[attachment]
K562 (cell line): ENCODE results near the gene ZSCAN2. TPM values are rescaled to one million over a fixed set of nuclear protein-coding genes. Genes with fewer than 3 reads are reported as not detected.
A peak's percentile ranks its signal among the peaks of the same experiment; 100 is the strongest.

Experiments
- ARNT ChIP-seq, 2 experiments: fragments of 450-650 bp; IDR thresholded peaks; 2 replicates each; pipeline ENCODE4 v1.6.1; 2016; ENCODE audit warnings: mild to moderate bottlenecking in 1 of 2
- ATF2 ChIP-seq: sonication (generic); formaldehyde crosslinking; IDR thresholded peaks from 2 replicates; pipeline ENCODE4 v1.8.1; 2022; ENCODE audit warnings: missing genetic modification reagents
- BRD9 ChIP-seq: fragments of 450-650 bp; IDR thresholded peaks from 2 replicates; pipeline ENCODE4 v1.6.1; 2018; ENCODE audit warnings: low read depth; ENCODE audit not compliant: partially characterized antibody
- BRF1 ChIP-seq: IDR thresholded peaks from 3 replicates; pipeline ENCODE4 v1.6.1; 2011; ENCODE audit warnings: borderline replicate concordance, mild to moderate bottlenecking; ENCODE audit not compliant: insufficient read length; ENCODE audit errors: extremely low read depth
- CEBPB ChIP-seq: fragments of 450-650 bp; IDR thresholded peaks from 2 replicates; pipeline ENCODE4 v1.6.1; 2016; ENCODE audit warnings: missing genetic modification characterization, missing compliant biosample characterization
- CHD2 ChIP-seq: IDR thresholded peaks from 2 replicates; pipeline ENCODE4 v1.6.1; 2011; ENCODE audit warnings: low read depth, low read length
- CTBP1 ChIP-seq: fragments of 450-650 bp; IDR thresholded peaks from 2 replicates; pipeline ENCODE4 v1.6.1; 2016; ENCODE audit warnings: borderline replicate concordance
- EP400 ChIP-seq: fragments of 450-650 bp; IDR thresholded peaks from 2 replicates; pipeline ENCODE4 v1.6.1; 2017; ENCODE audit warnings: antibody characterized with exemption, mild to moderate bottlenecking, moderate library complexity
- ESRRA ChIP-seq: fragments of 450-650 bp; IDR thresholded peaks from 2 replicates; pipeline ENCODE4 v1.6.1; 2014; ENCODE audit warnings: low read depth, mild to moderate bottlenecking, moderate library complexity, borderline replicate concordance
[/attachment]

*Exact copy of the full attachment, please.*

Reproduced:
K562 (cell line): ENCODE results near the gene ZSCAN2. TPM values are rescaled to one million over a fixed set of nuclear protein-coding genes. Genes with fewer than 3 reads are reported as not detected.
A peak's percentile ranks its signal among the peaks of the same experiment; 100 is the strongest.

Experiments
- ARNT ChIP-seq, 2 experiments: fragments of 450-650 bp; IDR thresholded peaks; 2 replicates each; pipeline ENCODE4 v1.6.1; 2016; ENCODE audit warnings: mild to moderate bottlenecking in 1 of 2
- ATF2 ChIP-seq: sonication (generic); formaldehyde crosslinking; IDR thresholded peaks from 2 replicates; pipeline ENCODE4 v1.8.1; 2022; ENCODE audit warnings: missing genetic modification reagents
- BRD9 ChIP-seq: fragments of 450-650 bp; IDR thresholded peaks from 2 replicates; pipeline ENCODE4 v1.6.1; 2018; ENCODE audit warnings: low read depth; ENCODE audit not compliant: partially characterized antibody
- BRF1 ChIP-seq: IDR thresholded peaks from 3 replicates; pipeline ENCODE4 v1.6.1; 2011; ENCODE audit warnings: borderline replicate concordance, mild to moderate bottlenecking; ENCODE audit not compliant: insufficient read length; ENCODE audit errors: extremely low read depth
- CEBPB ChIP-seq: fragments of 450-650 bp; IDR thresholded peaks from 2 replicates; pipeline ENCODE4 v1.6.1; 2016; ENCODE audit warnings: missing genetic modification characterization, missing compliant biosample characterization
- CHD2 ChIP-seq: IDR thresholded peaks from 2 replicates; pipeline ENCODE4 v1.6.1; 2011; ENCODE audit warnings: low read depth, low read length
- CTBP1 ChIP-seq: fragments of 450-650 bp; IDR thresholded peaks from 2 replicates; pipeline ENCODE4 v1.6.1; 2016; ENCODE audit warnings: borderline replicate concordance
- EP400 ChIP-seq: fragments of 450-650 bp; IDR thresholded peaks from 2 replicates; pipeline ENCODE4 v1.6.1; 2017; ENCODE audit warnings: antibody characterized with exemption, mild to moderate bottlenecking, moderate library complexity
- ESRRA ChIP-seq: fragments of 450-650 bp; IDR thresholded peaks from 2 replicates; pipeline ENCODE4 v1.6.1; 2014; ENCODE audit warnings: low read depth, mild to moderate bottlenecking, moderate library complexity, borderline replicate concordance